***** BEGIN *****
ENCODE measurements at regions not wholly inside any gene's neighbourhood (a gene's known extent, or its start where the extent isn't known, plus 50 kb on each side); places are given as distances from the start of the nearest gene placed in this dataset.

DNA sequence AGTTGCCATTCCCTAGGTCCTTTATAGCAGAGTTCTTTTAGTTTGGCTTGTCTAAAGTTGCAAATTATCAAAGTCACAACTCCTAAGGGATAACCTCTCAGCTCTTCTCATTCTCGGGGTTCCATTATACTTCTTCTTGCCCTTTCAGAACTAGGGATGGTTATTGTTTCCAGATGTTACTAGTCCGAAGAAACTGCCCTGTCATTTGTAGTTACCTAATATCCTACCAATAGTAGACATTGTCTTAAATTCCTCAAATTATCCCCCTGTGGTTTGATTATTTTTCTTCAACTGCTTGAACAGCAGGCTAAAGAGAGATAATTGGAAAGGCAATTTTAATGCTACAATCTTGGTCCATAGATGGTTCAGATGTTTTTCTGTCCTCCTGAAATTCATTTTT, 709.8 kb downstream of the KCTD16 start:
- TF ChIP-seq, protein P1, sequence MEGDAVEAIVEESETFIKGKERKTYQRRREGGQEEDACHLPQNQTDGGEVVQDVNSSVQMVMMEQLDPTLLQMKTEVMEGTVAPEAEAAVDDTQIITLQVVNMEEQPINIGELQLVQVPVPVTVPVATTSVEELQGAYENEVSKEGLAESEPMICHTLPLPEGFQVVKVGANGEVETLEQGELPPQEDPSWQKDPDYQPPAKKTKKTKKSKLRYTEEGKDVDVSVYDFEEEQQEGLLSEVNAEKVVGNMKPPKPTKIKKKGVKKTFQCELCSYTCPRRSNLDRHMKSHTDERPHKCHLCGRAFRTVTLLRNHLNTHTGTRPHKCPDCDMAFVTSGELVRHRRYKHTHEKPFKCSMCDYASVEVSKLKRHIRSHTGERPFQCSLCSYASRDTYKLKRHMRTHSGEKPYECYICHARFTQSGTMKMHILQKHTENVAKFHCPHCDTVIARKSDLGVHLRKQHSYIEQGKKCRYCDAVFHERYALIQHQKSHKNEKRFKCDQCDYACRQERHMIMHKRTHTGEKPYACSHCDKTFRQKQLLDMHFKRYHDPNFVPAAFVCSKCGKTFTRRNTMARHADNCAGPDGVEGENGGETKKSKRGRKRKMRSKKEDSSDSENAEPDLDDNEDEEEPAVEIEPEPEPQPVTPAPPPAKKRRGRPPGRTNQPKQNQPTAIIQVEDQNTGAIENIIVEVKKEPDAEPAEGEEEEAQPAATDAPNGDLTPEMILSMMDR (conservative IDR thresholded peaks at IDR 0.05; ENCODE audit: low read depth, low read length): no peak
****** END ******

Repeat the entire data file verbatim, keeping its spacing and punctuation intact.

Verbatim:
ENCODE measurements at regions not wholly inside any gene's neighbourhood (a gene's known extent, or its start where the extent isn't known, plus 50 kb on each side); places are given as distances from the start of the nearest gene placed in this dataset.

DNA sequence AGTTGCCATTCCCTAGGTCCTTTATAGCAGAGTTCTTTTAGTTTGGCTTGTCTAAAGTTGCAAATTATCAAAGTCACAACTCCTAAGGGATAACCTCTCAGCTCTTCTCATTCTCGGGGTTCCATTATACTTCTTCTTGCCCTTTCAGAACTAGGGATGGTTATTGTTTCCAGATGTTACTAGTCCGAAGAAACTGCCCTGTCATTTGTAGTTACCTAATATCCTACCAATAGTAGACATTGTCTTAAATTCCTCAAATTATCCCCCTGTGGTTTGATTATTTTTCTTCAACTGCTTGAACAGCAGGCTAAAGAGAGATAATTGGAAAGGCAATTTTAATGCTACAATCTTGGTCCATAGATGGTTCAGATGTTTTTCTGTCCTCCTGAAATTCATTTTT, 709.8 kb downstream of the KCTD16 start:
- TF ChIP-seq, protein P1, sequence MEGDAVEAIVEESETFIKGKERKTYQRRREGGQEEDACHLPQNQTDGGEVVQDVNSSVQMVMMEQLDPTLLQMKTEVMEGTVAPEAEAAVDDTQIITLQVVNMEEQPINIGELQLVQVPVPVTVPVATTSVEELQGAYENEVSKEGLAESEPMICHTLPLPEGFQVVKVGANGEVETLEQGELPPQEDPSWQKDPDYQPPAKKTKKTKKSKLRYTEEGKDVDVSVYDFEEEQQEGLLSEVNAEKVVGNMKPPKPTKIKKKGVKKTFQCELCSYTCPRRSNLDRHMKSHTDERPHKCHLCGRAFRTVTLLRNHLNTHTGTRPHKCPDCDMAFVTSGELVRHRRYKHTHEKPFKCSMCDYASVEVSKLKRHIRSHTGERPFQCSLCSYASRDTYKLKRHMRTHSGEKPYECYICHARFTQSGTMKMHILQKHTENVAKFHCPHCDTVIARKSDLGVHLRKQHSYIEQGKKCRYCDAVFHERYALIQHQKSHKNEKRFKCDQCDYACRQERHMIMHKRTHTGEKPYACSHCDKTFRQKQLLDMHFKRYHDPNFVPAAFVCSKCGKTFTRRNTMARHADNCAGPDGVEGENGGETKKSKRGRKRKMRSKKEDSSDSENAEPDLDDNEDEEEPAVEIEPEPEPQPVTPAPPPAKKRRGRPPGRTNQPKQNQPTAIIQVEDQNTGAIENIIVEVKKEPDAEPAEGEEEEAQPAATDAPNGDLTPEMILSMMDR (conservative IDR thresholded peaks at IDR 0.05; ENCODE audit: low read depth, low read length): no peak